I was seized by a sick feeling of sadness, worry, and a familiar anger that has unfortunately been all too frequent – anger that our country remains gripped by a culture of violence and politics that glorifies guns.
Amidst deep worry for the people of Sandy Hook, another fear took hold. A dear cousin of mine who is a lower-grade elementary school teacher lives in that community. We had just visited over the Thanksgiving weekend. I didn’t recall the name of the school where my cousin teaches, so I went into a panic. I couldn’t reach my cousin by phone and tried to find the faculty list on the Sandy Hook school’s website, but it was down in the midst of the crisis. My sister called me in panic – we felt so helpless without any information.
Hours later my cousin called. Its turns out he teaches in a nearby town. His cell phone held dozens of voicemails and text messages from worried friends and family — he had been teaching, not using his phone. We breathed in a deep and grateful sense of relief.
Then I felt guilty for our feelings of relief. In deep sadness, I watched the scenes on TV, grieving for the 20 children and six adults; such unspeakable losses. These families would not ever experience the sense of relief that my family enjoyed. I viscerally recall the terror generated by this horrible violence. It could have been any of us, or our children. For some, it was their children; we feel such deep sympathy for them.
Where is the rage? What has happened to our country and our world? Why do mentally ill people not get the treatment they need? Why do people feel they need these instruments of death?
So much needs to fixed: mental health awareness and treatment; violence in our culture: movies, video games and TV; a 24/7 media culture that sensationalizes, to the point of (unintentionally) glorifying perpetrators – especially to “would-be” committers of the next shooting; and a political culture that is bought and sold by the gun lobby.
We are out of control. A late 19th-century prophetic European social critic, Max Nordau, wrote of his fears for society’s fall into “public drug peddling, random shootings, graphically violent popular entertainment, and a massive reduction of the human attention span” (Degeneration, 1895). We have been warned; we know the problems. It is time to fix them.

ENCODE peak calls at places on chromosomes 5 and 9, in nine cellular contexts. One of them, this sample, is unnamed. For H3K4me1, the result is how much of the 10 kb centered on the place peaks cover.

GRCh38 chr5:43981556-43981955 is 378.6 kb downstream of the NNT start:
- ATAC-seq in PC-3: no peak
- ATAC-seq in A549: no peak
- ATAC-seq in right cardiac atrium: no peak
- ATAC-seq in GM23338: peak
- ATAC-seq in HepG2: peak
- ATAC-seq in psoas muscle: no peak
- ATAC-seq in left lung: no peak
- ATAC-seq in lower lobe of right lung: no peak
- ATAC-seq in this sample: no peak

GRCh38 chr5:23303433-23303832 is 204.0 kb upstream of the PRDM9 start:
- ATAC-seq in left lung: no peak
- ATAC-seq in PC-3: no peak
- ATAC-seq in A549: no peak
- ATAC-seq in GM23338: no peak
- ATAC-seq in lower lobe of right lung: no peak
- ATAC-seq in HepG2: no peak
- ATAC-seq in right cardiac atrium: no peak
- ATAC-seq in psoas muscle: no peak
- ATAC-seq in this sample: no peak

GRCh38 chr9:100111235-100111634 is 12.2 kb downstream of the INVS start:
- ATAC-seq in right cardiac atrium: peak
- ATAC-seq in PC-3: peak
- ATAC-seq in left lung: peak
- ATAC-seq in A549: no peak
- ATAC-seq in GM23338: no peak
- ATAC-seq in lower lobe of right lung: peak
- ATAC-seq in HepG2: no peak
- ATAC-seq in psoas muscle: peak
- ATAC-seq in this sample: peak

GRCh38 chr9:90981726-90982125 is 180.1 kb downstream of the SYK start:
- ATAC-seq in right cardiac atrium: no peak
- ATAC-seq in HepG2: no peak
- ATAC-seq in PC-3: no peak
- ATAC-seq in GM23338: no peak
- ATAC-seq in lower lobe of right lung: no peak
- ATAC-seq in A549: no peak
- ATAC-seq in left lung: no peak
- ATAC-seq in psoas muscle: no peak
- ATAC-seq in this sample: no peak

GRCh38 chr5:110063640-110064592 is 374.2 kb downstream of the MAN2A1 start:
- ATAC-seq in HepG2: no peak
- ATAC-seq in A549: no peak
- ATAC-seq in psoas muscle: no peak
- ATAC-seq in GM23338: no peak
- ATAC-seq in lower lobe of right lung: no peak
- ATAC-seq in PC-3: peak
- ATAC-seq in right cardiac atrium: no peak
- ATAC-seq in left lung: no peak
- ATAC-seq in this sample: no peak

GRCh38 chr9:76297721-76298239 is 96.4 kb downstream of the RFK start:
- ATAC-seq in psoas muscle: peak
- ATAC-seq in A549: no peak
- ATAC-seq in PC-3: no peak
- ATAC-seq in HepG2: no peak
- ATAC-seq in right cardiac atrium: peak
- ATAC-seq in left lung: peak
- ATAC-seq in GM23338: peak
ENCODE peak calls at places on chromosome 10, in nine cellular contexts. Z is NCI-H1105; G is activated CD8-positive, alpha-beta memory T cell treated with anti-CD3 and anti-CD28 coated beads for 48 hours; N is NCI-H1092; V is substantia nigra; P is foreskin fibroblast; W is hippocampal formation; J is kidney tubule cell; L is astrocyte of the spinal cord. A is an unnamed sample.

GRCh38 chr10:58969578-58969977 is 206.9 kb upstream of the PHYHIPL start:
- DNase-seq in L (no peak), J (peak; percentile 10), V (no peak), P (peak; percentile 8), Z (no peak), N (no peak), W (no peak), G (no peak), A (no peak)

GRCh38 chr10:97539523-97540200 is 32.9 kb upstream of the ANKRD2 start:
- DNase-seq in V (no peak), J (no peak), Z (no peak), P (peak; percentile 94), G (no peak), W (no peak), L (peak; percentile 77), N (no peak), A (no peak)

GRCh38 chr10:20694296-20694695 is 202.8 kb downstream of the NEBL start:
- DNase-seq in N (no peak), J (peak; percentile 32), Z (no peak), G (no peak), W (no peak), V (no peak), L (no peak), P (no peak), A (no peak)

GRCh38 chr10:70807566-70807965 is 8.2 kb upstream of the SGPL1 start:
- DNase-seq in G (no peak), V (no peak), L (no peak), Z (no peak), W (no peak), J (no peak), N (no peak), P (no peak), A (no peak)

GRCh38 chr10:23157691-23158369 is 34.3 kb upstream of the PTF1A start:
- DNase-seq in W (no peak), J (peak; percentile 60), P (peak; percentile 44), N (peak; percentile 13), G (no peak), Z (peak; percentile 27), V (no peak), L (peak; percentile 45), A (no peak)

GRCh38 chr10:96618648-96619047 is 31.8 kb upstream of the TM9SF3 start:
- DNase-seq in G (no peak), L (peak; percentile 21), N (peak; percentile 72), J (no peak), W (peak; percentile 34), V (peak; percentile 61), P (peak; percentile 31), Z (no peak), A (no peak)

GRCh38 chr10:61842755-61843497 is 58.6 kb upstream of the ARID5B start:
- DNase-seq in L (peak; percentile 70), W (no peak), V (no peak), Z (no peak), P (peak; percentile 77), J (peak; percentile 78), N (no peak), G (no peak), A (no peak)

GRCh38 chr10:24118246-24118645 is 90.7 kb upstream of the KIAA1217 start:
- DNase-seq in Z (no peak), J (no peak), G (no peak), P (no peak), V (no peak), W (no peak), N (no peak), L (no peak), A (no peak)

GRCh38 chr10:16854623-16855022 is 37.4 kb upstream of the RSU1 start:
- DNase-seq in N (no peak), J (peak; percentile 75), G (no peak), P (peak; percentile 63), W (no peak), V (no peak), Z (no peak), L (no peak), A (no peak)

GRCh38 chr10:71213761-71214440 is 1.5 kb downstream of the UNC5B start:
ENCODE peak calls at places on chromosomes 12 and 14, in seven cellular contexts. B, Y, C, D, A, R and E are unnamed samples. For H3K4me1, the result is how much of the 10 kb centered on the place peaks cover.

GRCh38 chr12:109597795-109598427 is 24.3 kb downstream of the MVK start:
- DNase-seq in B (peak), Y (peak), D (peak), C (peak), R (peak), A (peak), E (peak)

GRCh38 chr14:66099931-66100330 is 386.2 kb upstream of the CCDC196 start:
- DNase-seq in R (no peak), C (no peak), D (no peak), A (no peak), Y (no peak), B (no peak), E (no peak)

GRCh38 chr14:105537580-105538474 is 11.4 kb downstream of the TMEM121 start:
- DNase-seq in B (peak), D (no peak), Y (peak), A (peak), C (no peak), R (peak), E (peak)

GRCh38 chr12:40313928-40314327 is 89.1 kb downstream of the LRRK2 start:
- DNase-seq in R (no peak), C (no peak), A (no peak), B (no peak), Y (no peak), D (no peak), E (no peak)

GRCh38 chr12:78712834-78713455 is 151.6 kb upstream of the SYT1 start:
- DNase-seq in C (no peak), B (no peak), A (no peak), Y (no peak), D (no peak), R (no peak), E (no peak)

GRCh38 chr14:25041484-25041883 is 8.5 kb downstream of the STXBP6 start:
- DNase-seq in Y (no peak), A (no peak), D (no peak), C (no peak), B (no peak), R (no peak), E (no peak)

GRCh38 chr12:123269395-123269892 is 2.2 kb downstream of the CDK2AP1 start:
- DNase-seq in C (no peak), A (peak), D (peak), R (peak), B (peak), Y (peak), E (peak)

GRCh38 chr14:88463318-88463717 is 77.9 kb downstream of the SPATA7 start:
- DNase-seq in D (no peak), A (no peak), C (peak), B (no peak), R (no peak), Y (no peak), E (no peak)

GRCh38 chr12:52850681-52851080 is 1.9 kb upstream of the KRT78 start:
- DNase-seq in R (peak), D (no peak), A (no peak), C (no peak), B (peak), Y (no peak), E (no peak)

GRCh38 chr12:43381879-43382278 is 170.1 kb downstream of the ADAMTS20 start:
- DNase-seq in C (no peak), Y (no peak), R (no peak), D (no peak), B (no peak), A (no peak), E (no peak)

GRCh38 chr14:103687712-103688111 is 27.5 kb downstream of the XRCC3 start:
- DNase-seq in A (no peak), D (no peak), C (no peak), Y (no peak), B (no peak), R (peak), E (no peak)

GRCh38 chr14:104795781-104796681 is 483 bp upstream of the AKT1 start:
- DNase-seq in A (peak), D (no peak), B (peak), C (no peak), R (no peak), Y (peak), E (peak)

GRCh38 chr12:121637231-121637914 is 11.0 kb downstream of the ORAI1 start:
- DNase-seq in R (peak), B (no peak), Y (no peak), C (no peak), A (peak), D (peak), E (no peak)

The people of Newtown have asked for privacy and quiet at this sad first anniversary. Still, The New York Times, reporting on the anniversary, offered insight into the ongoing process of grief and healing in Newtown:
“Ms. Lewis, Jesse’s mother, begins every day by pulling on three or four or five of her Jesse bracelets before heading out. The bracelets read, ‘Nurturing, Healing, Love’ — three words her son had written on their kitchen chalkboard shortly before 12/14. The phrase became the title of her book about her son and the aftermath of the shooting, published in October. ‘Anyone who needs a pick-me-up or seems nice, I always offer a bracelet,’ she said.”
The Torah teaches us to love our neighbor as ourselves. The commandment is not to feel love; it is a commandment to action. We have the courage – this is America! We must use it – to infuse our world with nurturing, healing and love.
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I’ve always been suspicious of the “when life gives you lemons, make lemonade” crowd. Generally, the eternally sunny scare me. When do they let it out? Also, what does the good-tripping type do with out-and-out tragedies such as 20 first and second graders killed for showing up to school; the murder of 7 adults who cared for them, one of them the mother of the murder. How do you make lemonade out of that?
That is the only honest response I have. “God, WTF?! Here we are, all of us, most of us, trying the very best we can in life – and where are You?”
Yes, “What The F***!” is a prayer. Sure Psalm 13 says it differently, but the sentiment is the same. The prayer asks God, ‘where are You when I suffer, when the the world’s pain echoes through me like a deafening roar?’
How long, O Lord; will You ignore me forever?
How long will You hide Your face from me?
How long will I have cares on my mind, and grief in my heart all day? -Psalm 13:2-3.
When something troubling happens, such as the Sandy Hook Elementary School shooting, I get angry, angry at God. Anger at God is one of the most potent prayers I know. My friend Rabbi Rebecca Sirbu alluded to this in yesterday’s Rabbis Without Borders blog.
Of course, anger, red hot accusatory anger at God is not the entirety of Psalm 13. It opens with the startling finger-pointing accusation of God’s indifference, but it ends:
I will sing to the Lord, for God has been good to me.
I love this prayer. It allows me the honesty I need for the healthy relationship with God that I crave. Please don’t ask me to hold on to blind goodness and blessing, because then I feel especially lost and scared and angry when real trouble comes. But let me rail about: Murder, bloodshed, hunger, homelessness, parents burying their children, young girls in Pakistan being shot for wanting an education, women in the Congo being raped, and mind-bogglingly re-raped, their bodies part of the battlefield, and more, so much more…
God, if you let me say all that, let me spill my heart’s ache, well, then there is a lot left, and it’s good.
God, I am thankful for the health of my children, the gift of my wife’s love, the appreciation of my students, the feel of the ocean when I swim, the tightening of my skin as it warms in the sun, smiles, laughter, my dog, Matzah’s birthday, and I can go on and on.
I am filled with gratitude. Above all the troubles and trials of being human is a deep thankfulness for all that I have. Sometimes the world is upside down, and the troubles pile over the goodness. Expressing both my frustration and my joy is the only honest way to right the earth’s axis and move forward once again.